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Can Isis’ Acts Be Labeled as Genocide?

March 19, 2016

Brooke Matthews ‘19 – Women in Leadership Participant

-The Meaning of This Designation and How It Could Affect the Presidential Election-

Recently, the Obama Administration has been challenged by lawmakers and religious activists to label the attacks carried out by ISIS in Iraq and Syria as genocide. Genocide is defined as the systematic and deliberate killing of a large group of people who belong to a specific nationality or ethnic group. Advocates for religious freedom desire that the United States classify ISIS’ acts as genocide, based on the brutal attacks that ISIS has carried out on the Yazidis in Iraq and the horrific beheadings they have carried out on Christians. The Yazidis are a religious and ethnic group in Iraq, who descend from the region’s most ancient roots. They face executions by ISIS members for a reputation as “devil-worshippers.” Thousands of members of the Yazidi religious group have been brutally attacked by members of ISIS, including one man who shared how ISIS killed his father, his uncles, and kidnapped 25 of his relatives including the women. Many other Yazidi victims have claimed that the reason the Islamic State targeted them was because of their religious affiliation. ISIS has also, on many occasions, threatened victims to either convert to Islam or be killed. Yazidis are not the only victims however, many Christian advocacy groups claim that Christians are victims of ISIS killings as well. There have been many horrific beheadings of Christians from Ethiopia and Egypt, and ISIS propaganda has explicitly proclaimed waging war on Christians.

There is no doubt that the various beheadings, crucifixions, and murders committed by ISIS have been utterly atrocious, but are their actions considered genocide? There has been a lot of discussion, both inside the White House and the State Department, about the moral and legal consequences that could come with labeling these killings as genocide. One positive that would come with the label “genocide” is that it would increase the ability for the United States to grant asylum for the victims of ISIS. This is because the victims would easily be able to argue that they are clearly being targeted based on their religion. However, this designation could also become very complicated, because it would raise questions about what the United States and other nation’s obligation it is to give refugees from Iraq and Syria a home. It would also spark questions about a possible increase in U.S. military engagement in the region, since genocide would require not only military involvement but humanitarian aid as well. Classifying ISIS’ acts as genocide would not only create these complications, but will also affect the 2016 presidential election.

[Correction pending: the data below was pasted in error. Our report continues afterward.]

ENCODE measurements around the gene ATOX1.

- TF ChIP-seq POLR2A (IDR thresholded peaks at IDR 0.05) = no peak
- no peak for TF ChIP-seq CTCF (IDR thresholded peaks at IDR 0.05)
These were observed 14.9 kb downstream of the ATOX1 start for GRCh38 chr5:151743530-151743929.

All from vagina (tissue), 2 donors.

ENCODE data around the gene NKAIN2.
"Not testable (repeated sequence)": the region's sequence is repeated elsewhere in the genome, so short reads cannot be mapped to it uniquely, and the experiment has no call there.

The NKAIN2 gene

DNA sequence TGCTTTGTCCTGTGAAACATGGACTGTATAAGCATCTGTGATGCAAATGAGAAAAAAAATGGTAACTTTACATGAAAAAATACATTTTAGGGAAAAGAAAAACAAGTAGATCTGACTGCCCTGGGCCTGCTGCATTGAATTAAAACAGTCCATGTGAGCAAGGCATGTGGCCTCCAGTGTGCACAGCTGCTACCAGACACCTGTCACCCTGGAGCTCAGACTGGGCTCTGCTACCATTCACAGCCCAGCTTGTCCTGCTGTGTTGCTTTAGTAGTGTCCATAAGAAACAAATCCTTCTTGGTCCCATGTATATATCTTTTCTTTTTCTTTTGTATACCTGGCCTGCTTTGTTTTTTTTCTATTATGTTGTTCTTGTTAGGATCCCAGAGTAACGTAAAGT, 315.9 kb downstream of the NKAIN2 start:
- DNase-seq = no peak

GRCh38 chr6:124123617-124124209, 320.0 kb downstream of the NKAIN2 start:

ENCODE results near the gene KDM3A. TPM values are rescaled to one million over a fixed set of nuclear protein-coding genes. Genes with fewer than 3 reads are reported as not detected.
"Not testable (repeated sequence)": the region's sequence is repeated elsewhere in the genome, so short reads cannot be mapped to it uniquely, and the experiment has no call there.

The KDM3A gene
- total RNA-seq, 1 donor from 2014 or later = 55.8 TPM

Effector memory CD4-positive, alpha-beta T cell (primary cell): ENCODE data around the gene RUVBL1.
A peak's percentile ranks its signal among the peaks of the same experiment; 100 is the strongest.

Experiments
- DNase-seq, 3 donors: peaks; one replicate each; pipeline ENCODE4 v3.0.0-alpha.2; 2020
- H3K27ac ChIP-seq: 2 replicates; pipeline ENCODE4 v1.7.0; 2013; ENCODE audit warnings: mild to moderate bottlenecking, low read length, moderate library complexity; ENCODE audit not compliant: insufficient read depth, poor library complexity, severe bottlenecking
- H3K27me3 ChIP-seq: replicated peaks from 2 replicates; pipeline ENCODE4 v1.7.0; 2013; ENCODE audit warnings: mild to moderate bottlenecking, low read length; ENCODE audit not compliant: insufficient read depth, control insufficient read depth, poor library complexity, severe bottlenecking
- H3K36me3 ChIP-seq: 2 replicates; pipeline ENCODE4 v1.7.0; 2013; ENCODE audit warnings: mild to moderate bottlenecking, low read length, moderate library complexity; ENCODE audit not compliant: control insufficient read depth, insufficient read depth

If the White House and the State Department decided to come out and distinguish these acts as genocide—during the last year of President Obama’s term—the repercussions that will occur will fall in the hands of the following president. This is crucial because if the next President is a Democrat they will have a very different way of handling the situation than if the next President is a Republican. If we take the Democratic candidate Hillary Clinton for example, she would most likely support granting thousands of refugees asylum in the United States, while also diplomatically negotiating with other countries concerning the amount of refugees they could take in. It would also not be surprising if she eventually called for military action in the region to help protect victims and safely transport them to areas of asylum. On the other hand, if we take Republican candidate Donald Trump for example, his plan for handling the ‘genocide’ caused by ISIS in Iraq and Syria would be very different from Hillary Clinton’s plan. He would most likely disregard the idea of diplomatic negotiations and would instead immediately place full-force military action in the region. He would rather view the immediate problem as getting rid of ISIS all together with acts of war, instead of granting new homes and peace for the thousands of victims. This is because Donald Trump has a stringent immigration policy consisting of building a wall to keep out Mexican immigrants and also ISIS victims that could be a potential threat to our nation. Therefore under his policy, the United States would not grant asylum to the refugees of Iraq and Syria.

Although these are only two of the current presidential candidates, it is still easy to say that each party, in general, would tackle the issue of the ISIS genocide differently. Not only would labeling ISIS’ repulsive acts as genocide make an impact for the victims who are desperately seeking asylum, but it would also make an impact on our country’s involvement in the situation. The biggest impact comes from whom our citizens choose to elect as our next president, because depending on their party’s—as well as individual—policy platform, our country may either gain thousands of new members or be engulfed into another war.

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